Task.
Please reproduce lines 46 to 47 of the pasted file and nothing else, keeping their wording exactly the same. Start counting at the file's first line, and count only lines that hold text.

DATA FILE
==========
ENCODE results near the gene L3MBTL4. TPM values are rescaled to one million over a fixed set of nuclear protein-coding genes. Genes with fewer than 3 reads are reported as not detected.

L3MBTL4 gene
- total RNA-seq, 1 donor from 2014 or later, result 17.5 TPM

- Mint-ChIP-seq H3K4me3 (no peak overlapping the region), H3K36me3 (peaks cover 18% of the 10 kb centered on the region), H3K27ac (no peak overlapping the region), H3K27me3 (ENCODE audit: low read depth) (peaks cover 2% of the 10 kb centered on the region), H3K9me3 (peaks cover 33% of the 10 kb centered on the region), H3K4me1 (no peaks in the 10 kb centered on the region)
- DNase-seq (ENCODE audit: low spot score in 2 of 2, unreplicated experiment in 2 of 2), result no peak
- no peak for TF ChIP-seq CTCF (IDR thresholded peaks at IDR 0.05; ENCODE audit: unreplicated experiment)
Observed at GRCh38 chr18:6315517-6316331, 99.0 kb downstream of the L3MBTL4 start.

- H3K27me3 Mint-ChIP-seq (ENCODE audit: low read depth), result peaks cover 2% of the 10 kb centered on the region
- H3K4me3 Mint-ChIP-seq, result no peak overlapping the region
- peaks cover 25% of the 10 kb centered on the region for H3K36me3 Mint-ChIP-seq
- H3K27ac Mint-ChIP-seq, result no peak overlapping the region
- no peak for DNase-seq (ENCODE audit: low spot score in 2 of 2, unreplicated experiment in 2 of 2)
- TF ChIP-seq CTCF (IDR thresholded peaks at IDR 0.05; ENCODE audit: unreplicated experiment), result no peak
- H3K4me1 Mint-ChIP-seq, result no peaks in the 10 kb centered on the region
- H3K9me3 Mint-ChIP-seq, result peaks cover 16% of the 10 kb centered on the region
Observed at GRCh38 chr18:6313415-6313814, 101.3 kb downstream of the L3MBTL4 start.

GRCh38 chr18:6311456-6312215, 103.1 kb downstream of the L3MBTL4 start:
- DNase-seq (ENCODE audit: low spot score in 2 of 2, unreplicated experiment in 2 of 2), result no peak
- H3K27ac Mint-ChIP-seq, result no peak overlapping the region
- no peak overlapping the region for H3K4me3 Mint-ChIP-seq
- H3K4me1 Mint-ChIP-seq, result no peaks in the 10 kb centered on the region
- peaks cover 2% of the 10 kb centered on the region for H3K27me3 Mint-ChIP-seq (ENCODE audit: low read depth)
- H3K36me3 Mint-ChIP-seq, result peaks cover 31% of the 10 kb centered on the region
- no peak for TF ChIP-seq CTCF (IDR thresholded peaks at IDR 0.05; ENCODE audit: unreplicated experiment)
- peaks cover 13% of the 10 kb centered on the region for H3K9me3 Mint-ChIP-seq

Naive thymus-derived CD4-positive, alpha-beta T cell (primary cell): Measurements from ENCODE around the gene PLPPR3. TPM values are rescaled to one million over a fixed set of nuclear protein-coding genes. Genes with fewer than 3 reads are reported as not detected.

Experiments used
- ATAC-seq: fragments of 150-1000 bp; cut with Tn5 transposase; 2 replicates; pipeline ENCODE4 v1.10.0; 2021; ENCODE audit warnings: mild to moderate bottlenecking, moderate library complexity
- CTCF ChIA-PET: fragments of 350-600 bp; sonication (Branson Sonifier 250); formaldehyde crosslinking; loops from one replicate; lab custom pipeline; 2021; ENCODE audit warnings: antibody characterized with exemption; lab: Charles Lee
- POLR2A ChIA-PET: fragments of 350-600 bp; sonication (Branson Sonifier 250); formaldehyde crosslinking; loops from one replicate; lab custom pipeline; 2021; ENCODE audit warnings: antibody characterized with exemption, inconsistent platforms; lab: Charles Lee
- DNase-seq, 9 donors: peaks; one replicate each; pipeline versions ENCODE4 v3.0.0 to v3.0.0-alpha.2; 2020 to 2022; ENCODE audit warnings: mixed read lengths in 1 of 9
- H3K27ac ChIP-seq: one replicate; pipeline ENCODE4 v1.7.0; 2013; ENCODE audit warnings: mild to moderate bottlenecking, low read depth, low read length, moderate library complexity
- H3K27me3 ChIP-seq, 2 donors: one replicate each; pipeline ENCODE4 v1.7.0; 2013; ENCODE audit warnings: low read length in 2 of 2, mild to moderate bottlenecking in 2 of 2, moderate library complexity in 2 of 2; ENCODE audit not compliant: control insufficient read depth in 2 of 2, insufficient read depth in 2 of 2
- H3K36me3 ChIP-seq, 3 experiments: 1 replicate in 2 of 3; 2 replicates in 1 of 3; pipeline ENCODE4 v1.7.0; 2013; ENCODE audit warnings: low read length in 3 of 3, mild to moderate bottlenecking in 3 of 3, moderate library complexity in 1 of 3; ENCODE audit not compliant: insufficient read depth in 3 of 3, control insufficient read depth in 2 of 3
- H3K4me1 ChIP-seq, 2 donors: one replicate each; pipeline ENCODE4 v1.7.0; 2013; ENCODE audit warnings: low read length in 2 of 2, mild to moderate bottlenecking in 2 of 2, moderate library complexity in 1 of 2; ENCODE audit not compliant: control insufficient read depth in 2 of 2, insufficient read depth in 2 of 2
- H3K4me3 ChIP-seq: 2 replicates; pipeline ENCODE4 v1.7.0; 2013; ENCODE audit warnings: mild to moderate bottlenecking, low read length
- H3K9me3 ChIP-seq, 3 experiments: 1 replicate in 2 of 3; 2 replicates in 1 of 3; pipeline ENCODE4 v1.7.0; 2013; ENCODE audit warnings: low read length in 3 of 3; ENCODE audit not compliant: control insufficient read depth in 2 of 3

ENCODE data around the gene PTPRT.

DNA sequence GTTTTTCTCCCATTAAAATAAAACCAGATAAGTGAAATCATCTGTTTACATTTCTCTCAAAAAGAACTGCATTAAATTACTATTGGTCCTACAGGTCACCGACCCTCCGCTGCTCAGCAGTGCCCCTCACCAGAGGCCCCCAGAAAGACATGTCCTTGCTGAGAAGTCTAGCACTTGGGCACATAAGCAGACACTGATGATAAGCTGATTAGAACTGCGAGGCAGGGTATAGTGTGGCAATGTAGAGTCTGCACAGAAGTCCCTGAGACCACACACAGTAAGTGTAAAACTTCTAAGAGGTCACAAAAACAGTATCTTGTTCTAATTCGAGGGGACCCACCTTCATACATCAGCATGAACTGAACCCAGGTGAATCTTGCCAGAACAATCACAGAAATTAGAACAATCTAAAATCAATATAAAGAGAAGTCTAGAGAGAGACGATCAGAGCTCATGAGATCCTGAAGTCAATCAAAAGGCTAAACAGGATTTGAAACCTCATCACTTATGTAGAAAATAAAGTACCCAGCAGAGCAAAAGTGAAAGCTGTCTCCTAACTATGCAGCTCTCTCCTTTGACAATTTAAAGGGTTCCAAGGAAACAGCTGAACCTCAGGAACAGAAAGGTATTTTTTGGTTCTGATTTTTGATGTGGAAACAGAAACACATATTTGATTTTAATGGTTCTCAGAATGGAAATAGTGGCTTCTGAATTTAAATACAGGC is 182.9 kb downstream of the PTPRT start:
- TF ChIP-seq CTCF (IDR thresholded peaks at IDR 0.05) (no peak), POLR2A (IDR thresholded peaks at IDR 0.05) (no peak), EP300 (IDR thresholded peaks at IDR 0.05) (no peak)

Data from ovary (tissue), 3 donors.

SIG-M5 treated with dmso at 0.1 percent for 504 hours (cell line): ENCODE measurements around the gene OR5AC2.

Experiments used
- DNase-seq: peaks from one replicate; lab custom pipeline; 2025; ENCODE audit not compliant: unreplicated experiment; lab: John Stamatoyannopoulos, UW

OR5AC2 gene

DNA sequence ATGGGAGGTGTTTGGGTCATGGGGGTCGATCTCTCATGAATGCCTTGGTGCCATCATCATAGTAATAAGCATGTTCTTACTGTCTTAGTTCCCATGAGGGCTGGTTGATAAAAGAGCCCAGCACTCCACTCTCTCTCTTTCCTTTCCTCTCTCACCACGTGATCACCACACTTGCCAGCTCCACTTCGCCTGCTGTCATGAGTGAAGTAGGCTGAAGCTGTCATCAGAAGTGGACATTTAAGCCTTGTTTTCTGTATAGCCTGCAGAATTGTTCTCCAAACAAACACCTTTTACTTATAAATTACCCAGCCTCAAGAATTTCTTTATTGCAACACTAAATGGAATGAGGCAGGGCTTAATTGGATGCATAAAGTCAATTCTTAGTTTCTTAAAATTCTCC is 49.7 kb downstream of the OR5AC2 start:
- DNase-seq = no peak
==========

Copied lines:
DNA sequence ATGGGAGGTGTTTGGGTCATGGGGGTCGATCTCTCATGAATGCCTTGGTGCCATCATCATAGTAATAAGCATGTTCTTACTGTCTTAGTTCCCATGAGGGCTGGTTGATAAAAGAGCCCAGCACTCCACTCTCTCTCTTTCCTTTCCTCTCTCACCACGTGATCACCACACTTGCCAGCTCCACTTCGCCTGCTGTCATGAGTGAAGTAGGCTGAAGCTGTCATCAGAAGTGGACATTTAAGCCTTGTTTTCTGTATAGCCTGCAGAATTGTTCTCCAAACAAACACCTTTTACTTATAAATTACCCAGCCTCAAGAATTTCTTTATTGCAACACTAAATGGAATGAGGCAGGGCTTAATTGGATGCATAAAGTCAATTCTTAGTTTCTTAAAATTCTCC is 49.7 kb downstream of the OR5AC2 start:
- DNase-seq = no peak